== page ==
I tend to lean towards the aggressive, git-r-done now and done right so we can goof off just a bit sooner. I don't care about props or pats on the back and hate do nothing butt kissers. I don't need someone to tell me how to do my job but expect a respectful hand from upper level management when the time arises.
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Old 10-04-2007, 06:50 PM
 
Location: In exile, plotting my coup
2,408 posts, read 13,849,605 times
Reputation: 1858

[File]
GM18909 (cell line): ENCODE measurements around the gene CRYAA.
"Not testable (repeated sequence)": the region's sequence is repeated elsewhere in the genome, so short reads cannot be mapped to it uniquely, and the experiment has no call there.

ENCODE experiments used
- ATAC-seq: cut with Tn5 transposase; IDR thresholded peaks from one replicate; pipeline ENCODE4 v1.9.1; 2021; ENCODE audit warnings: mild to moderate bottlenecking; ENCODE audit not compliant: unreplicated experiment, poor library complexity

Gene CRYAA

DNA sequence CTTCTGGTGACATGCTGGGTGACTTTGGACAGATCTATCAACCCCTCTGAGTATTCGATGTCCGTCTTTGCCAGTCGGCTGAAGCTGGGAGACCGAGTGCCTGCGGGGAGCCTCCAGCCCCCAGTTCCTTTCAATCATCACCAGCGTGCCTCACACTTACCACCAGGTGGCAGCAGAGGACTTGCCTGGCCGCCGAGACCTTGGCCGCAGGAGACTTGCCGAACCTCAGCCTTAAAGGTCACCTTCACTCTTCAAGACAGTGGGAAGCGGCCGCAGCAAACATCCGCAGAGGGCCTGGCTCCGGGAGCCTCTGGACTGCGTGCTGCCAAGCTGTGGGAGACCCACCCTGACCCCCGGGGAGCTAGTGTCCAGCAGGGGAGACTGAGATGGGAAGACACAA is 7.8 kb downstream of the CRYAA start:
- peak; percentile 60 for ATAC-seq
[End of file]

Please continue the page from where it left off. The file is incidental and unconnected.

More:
I tend to not complain. When I was a teenager, I had a somewhat tumultuous relationship with my father and one day after a massive fight where I had somewhat resigned myself to never speaking with him again, in order to calm my heated self down, I told myself to think of something, just one thing, that I liked about my father. And then it hit me; he never complains. At the time, my parents were going through a particularly brutal divorce and both parents chose to handle the matter in completely different fashions. My mother tended to talk badly about my father, complain loudly about lawyers, marriage, her job, her stress and basically everything under the sun and it made it incredibly taxing to be around her. My father on the other hand, who was going through the same amount of hardships as she was, didn't say a word about it. It really struck me as an admirable trait to have, one that I sought to employ for myself, and recognizing it within my father helped soften up my hatred (at the time) for him. Maybe that was a bit TMI.